Lady Bird ★★★★½

Eighteen is a messy age. You think you're an adult. (You aren't.) You think you know better than everyone else. (You don't.) You think every decision you make will impact your life forever. (It won't.) As much as the character of Lady Bird outwardly presents herself as unique, she's just like every other eighteen-year-old inside.

Lady Bird will take you right back to being on that fragile cusp of adulthood. I'm in that headspace while writing this. Which is why I'm about to make this review about me, like any eighteen-year-old would.

This isn't really a true critique since the film itself is so damn good, and this may come off as selfish, but I am definitely craving a mainstream coming-of-age film that is about .... um ..... non-white girlhood. Obviously it's semi-autobiographical about Greta Gerwig's own coming-of-age, and she totally deserves to tell her own personal story. White Catholicism is just such a different culture than what I'm used to, but I do think it's so important that white Catholic girls get to have this movie and I don't want to detract from that! Also, Lady Bird can totally be read as intersectional due to its focus on a lower-class family, another identity that is too often underrepresented and misrepresented in film.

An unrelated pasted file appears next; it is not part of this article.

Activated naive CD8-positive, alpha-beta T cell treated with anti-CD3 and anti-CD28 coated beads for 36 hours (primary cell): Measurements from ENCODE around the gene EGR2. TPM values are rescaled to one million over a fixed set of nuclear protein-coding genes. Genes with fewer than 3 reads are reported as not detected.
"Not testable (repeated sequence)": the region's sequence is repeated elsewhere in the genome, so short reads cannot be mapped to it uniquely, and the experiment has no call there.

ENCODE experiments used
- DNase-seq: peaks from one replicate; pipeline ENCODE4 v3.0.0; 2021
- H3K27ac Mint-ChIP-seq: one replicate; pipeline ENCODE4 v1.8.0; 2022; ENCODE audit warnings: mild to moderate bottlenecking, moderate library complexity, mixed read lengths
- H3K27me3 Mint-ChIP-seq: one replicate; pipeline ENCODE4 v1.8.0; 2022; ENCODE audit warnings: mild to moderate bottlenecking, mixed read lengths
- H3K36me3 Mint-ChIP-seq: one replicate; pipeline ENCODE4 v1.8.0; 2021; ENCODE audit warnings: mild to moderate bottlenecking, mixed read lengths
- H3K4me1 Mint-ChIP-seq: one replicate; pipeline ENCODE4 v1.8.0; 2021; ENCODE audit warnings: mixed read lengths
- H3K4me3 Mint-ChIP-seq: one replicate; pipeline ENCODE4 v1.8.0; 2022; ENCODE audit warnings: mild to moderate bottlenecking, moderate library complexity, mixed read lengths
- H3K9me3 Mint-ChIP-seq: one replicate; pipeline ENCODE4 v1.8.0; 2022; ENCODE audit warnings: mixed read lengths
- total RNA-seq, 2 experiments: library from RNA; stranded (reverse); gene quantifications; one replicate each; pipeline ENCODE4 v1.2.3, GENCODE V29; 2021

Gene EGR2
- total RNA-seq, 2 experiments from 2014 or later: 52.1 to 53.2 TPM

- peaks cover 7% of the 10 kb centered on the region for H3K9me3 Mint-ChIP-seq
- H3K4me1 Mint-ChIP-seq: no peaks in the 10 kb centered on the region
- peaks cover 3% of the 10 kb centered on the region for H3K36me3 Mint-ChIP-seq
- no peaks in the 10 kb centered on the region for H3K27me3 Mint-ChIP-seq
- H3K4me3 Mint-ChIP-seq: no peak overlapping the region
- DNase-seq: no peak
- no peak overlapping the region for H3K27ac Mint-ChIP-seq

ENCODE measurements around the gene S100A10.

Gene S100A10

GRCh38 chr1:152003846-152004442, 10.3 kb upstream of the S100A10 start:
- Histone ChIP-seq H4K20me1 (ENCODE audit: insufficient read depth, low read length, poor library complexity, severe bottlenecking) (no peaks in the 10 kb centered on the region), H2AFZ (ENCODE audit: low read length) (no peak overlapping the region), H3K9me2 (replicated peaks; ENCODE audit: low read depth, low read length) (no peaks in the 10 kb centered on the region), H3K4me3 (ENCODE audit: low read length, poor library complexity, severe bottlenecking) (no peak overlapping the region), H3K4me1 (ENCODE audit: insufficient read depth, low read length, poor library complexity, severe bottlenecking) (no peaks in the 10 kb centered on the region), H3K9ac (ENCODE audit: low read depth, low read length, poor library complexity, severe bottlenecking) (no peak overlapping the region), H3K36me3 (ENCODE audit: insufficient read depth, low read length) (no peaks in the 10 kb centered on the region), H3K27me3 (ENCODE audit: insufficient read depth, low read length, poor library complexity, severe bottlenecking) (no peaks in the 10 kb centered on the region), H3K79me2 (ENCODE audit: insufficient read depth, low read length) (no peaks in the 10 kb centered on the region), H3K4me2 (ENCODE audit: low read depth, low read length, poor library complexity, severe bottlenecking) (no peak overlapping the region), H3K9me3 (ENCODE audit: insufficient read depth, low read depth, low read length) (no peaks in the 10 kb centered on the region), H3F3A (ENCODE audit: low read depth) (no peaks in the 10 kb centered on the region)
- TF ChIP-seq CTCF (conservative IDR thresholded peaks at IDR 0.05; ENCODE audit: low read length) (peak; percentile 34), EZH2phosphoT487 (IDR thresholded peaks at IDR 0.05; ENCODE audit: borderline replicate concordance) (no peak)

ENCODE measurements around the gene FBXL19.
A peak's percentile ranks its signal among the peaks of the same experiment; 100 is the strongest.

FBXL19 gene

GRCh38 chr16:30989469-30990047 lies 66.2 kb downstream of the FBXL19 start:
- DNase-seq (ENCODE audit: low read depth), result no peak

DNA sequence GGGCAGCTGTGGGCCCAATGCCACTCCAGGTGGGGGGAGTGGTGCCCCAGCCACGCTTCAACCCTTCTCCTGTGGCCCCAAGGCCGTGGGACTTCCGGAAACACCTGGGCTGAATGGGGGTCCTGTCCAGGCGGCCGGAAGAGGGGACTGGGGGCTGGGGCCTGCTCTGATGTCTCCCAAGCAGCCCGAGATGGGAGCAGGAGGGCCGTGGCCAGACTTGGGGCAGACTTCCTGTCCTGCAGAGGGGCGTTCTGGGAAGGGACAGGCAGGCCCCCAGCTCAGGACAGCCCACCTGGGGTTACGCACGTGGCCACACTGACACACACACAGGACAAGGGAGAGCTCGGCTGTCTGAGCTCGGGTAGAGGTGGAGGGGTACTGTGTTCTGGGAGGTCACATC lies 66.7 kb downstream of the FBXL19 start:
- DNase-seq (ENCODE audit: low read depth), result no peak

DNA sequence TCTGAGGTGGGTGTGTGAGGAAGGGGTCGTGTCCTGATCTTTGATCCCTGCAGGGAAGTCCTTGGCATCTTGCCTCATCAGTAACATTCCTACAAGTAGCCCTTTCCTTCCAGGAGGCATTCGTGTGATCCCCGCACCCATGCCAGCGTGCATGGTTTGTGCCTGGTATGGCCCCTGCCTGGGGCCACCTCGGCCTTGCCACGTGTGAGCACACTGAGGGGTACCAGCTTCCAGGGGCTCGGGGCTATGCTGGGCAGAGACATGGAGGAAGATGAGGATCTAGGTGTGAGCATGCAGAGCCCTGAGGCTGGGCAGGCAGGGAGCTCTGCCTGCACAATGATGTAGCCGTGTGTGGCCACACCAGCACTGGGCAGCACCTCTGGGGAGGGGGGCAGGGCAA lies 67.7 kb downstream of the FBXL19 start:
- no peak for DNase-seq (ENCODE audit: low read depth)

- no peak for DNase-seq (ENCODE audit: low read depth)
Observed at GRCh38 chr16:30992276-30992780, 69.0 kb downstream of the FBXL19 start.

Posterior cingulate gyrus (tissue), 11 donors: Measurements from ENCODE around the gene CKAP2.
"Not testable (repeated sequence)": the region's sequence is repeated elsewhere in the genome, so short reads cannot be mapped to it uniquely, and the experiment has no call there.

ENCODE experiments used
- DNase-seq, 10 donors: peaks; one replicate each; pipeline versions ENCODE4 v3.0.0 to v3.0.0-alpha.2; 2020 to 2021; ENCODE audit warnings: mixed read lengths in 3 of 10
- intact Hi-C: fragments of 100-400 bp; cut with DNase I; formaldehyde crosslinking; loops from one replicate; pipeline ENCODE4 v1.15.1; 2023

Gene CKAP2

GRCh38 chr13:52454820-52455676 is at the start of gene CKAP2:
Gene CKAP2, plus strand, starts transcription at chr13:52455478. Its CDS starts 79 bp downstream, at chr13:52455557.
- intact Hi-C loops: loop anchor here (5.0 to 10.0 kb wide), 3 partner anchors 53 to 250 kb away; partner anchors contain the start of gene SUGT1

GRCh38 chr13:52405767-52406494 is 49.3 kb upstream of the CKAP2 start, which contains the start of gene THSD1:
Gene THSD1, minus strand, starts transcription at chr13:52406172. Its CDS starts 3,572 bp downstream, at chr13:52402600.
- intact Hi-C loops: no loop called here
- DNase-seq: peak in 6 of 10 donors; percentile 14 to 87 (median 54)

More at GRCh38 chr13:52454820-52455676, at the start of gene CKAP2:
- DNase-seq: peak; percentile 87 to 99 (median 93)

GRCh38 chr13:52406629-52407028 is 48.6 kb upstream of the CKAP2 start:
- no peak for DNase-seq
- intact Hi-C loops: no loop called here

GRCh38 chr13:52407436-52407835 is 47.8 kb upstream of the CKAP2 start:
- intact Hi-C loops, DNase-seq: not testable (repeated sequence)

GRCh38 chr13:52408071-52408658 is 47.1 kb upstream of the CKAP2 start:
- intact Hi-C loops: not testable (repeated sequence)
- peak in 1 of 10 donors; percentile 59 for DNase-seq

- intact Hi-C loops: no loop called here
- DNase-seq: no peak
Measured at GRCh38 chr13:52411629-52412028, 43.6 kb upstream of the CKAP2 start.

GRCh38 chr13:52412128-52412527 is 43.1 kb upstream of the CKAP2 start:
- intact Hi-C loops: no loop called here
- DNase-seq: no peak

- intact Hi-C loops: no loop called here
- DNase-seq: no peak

I could still vigorously relate to the character of Lady Bird. I too did theater and had a high school boyfriend who was THE theater star. I too had a brief fling with a pretentious boy in a band who treated me like garbage and wouldn't go to prom with me. I too would do silly things just to maintain my ~quirky~ image. I too was intelligent but had less-than-stellar grades because high school wasn't an environment that I could comfortably learn in. This story is one of the few that can transcend identity politics and become universal.

Honestly, I suppose I'm just jealous, but I do wish that there was an Asian or Mixed-Race Greta Gerwig who could tell my coming-of-age story with such tact, such wit, such honesty and candidness. Guess it's up to me to write it!

PS. I love love love that so many Letterboxd reviews of Lady Bird are from girls and women who feel like their lived experiences are actually being represented on screen!!! Truly, my heart is so full. After everything we ladies have been through this year, we DESERVED this masterpiece!

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